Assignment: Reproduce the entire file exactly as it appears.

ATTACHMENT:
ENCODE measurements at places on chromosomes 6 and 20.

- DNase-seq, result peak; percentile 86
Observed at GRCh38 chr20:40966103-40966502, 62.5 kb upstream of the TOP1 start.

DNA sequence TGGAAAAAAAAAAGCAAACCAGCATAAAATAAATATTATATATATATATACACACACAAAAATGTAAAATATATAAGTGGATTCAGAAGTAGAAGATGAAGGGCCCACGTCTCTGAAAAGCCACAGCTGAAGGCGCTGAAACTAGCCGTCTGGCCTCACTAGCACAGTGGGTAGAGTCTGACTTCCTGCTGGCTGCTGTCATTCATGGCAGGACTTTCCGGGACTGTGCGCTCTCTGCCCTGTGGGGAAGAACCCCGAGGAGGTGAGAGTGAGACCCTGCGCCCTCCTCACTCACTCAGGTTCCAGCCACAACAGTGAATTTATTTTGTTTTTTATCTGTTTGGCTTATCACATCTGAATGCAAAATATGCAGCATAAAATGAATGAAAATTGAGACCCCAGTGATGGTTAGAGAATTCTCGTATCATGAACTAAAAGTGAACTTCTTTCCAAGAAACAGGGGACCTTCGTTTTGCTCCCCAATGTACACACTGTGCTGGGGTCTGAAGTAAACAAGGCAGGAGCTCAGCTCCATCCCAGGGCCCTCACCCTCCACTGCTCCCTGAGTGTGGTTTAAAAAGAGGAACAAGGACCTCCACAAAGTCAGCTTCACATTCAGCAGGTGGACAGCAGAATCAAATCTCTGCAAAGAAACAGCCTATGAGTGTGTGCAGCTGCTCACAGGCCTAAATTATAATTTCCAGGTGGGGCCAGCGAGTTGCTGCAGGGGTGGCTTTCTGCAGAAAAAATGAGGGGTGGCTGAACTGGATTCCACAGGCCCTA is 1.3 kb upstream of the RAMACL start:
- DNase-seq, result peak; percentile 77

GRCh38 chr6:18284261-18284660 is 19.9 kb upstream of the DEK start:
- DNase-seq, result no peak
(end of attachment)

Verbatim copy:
ENCODE measurements at places on chromosomes 6 and 20.

- DNase-seq, result peak; percentile 86
Observed at GRCh38 chr20:40966103-40966502, 62.5 kb upstream of the TOP1 start.

DNA sequence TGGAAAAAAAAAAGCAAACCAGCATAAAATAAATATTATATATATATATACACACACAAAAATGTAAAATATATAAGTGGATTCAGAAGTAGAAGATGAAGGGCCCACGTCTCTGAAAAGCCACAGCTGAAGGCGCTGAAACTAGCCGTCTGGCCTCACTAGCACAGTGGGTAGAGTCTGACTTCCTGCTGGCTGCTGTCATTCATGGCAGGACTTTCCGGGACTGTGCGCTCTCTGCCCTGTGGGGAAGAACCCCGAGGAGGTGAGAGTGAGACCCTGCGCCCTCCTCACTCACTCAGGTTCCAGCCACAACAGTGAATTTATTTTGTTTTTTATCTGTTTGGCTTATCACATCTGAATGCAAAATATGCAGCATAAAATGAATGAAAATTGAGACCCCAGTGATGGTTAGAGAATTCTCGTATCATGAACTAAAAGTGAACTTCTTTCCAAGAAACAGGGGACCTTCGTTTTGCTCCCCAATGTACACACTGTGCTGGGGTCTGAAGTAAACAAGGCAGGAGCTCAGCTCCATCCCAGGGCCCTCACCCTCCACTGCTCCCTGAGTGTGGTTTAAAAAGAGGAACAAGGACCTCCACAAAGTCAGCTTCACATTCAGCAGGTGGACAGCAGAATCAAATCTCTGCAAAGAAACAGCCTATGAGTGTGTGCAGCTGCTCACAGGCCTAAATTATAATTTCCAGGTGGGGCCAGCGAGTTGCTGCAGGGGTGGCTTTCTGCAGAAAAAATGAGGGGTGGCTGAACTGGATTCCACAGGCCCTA is 1.3 kb upstream of the RAMACL start:
- DNase-seq, result peak; percentile 77

GRCh38 chr6:18284261-18284660 is 19.9 kb upstream of the DEK start:
- DNase-seq, result no peak